Challenges in the provision of budget support
The rationale for channelling aid through budget support is to provide efficient and effective financial assistance to the implementation of national poverty reduction policies, while reducing the transaction costs linked to aid management. The GoM’s international cooperation policy identifies GBS as the preferred aid modality, followed by Sector Budget Support (SBS) and project aid (4). GBS is generally seen as the “purest” way of achieving the goals of the Paris Declaration on aid effectiveness, but a strong focus on this aid modality has probably led to a narrowing of the debate on aid effectiveness in Mozambique. In fact, PAPs’ Performance Assessment Framework (PAF) only covers the G19 and associates, leaving aside Japan, vertical funds and non-traditional donors like Brazil, thus reducing the inclusiveness of the development partnership.
Within a complicated but not sufficiently inclusive aid architecture (5), over time the management of the GBS programme has resulted in increasing transaction costs. Political and technical dialogue mechanisms structured along several layers, high donors staff turnover and not always efficient information flows seem to have progressively diluted the effectiveness of PAPs’ support. It is in fact widely recognised that the complexity of the partnership has led to an excessive focus on processes, weakening PAPs’ capacity and engagement with collective action.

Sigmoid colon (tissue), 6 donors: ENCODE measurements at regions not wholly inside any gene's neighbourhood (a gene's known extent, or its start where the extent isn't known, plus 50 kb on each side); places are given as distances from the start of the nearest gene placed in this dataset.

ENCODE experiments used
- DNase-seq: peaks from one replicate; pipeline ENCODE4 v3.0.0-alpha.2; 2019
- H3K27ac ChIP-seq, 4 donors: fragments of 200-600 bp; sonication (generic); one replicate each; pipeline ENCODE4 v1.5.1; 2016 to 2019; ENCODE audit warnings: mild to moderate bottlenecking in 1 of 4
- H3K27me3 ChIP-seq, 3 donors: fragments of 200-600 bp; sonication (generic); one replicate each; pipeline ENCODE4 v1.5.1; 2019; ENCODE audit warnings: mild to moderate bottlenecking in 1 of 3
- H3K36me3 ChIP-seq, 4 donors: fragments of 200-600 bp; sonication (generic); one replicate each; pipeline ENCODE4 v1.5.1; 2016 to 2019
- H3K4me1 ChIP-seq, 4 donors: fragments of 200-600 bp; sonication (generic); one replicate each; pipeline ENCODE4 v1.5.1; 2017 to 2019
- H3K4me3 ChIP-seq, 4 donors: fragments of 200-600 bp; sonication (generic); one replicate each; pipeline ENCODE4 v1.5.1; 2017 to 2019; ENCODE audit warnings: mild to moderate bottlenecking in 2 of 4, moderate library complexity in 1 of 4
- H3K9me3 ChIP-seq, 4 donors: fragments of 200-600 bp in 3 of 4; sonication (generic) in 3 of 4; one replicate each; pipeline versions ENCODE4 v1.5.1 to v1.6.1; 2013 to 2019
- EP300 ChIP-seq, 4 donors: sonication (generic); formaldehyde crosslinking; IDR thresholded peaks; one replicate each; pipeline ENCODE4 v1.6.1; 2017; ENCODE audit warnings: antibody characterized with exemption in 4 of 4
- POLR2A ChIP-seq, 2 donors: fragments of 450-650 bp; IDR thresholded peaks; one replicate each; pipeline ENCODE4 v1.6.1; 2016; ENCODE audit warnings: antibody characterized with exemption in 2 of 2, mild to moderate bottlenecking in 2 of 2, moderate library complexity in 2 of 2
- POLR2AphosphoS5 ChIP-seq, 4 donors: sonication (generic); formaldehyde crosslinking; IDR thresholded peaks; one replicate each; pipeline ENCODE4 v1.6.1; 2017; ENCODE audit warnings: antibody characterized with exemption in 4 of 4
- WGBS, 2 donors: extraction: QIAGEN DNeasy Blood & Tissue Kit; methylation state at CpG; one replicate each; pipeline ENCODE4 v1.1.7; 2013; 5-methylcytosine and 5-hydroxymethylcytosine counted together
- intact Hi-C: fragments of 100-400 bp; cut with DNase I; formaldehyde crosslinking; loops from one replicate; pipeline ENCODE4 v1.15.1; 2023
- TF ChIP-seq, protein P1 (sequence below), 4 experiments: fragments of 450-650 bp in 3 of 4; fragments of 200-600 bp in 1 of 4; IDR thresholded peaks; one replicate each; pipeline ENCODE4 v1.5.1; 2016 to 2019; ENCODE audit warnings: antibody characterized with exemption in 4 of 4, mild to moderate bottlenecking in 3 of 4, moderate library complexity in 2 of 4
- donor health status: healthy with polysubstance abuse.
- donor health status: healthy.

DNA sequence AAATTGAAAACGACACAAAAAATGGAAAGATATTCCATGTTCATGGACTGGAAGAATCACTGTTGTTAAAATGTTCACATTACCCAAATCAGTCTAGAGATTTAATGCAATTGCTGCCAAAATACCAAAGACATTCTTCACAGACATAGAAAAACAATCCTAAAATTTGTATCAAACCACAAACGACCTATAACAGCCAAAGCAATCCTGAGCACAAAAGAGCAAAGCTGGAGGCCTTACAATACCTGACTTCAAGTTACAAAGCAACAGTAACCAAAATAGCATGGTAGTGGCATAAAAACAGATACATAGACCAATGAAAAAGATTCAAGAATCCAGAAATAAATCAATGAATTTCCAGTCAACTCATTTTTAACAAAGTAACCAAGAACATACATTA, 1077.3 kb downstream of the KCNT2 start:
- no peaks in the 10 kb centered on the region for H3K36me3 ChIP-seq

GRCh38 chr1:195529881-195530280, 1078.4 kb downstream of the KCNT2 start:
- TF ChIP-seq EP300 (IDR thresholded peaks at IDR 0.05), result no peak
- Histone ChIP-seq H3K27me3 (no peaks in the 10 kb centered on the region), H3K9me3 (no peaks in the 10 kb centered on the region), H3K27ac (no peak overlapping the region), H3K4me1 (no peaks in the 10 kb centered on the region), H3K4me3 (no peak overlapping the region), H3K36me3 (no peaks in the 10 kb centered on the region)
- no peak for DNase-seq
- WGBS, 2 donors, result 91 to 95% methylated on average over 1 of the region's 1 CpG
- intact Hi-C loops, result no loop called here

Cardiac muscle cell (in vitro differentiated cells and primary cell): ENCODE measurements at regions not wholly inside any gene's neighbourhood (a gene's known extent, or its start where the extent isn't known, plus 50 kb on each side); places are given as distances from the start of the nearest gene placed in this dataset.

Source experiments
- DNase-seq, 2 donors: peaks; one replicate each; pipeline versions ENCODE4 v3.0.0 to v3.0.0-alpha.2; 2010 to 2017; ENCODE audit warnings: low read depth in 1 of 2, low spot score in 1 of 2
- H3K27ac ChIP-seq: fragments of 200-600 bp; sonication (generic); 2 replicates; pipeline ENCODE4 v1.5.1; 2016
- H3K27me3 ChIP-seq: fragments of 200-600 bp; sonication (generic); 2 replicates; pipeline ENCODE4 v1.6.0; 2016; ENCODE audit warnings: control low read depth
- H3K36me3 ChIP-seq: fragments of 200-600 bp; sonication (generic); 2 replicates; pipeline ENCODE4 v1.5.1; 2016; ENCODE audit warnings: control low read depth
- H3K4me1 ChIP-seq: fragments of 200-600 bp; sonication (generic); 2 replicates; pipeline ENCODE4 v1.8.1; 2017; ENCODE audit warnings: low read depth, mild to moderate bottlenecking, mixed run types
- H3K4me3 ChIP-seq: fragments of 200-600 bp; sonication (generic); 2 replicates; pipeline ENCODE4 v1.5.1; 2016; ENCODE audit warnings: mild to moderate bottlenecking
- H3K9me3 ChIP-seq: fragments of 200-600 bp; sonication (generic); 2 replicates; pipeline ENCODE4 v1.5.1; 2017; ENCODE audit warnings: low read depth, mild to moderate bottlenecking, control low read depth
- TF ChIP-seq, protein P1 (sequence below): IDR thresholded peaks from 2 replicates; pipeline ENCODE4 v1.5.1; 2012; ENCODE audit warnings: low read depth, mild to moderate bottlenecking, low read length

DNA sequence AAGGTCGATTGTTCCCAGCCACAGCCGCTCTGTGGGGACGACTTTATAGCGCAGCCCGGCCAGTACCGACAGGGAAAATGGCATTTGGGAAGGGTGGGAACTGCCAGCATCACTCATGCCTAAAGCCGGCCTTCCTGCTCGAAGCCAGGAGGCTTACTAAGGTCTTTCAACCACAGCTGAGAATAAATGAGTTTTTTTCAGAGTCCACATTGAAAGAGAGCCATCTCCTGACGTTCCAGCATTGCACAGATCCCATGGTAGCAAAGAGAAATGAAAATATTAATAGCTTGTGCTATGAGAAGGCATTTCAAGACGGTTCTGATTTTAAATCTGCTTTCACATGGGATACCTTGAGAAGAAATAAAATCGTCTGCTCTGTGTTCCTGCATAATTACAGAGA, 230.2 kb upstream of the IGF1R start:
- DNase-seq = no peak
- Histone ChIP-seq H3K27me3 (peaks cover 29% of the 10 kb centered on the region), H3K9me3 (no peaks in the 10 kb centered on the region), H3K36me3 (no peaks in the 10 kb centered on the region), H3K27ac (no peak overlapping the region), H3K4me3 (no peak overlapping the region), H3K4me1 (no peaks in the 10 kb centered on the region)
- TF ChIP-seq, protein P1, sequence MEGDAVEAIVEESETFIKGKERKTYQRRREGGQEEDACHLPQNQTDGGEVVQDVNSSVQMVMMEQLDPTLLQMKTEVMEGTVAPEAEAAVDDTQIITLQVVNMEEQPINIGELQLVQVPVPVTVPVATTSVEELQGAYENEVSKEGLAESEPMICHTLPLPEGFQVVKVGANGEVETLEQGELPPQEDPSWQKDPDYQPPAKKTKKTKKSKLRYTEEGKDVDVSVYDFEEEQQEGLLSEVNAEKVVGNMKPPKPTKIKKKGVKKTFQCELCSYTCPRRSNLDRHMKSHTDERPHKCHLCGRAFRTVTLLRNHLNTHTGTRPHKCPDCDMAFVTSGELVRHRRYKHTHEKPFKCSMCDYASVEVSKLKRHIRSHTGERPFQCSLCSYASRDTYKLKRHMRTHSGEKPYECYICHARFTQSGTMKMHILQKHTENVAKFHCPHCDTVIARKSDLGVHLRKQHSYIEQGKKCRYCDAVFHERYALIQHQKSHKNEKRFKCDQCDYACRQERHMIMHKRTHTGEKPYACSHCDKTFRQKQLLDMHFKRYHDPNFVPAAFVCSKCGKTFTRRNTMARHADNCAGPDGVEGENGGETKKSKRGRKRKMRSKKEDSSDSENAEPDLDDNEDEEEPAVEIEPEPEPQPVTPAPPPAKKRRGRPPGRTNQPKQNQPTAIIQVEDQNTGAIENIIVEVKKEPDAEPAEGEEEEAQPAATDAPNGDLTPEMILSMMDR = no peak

In addition, poverty monitoring is proving increasingly challenging due to data availability and quality. Progress in social indicators is considered fairly positive, but no standardised results monitoring frameworks are in place, for instance on public service delivery. The GoM’s PAF is deemed too rigid and unable to measure real progress on long-term outcomes and impacts in poverty reduction, while results have recently been below the expectations. Notwithstanding growth rates above 7% in the last ten years, Mozambique’s competitiveness, governance and human development are stalling or declining in relative terms(6), and according to the last household survey, poverty has been stagnating between 2005 and 2009, having gotten worse in some provinces.
Lack of progress on poverty reduction and governance, financial mismanagement occurrences and internal organisational inefficiencies have recently created a widespread feeling of “aid fatigue” among PAPs. Budget support is being heavily criticized by several Mozambican and international civil society organisations and think tanks, for strengthening external at detriment of domestic accountability and for reinforcing the ruling party.
Revisiting budget support in Mozambique?
These factors as much as internal political decisions in donor countries have gradually undermined the predictability of external support. In the first quarter of 2010, increasing concerns over governance led to a suspension of GBS, when, through temporarily freezing of disbursement, the G19 secured specific commitments on governance reforms. The creation of a parallel assessment framework on key policy reforms following the first “donors strike” was perceived as an undue conditionality by the GoM. Dialogue has resumed thereafter, but several members of the G19 have decided to attach a variable tranche mechanism to their decisions on GBS disbursements.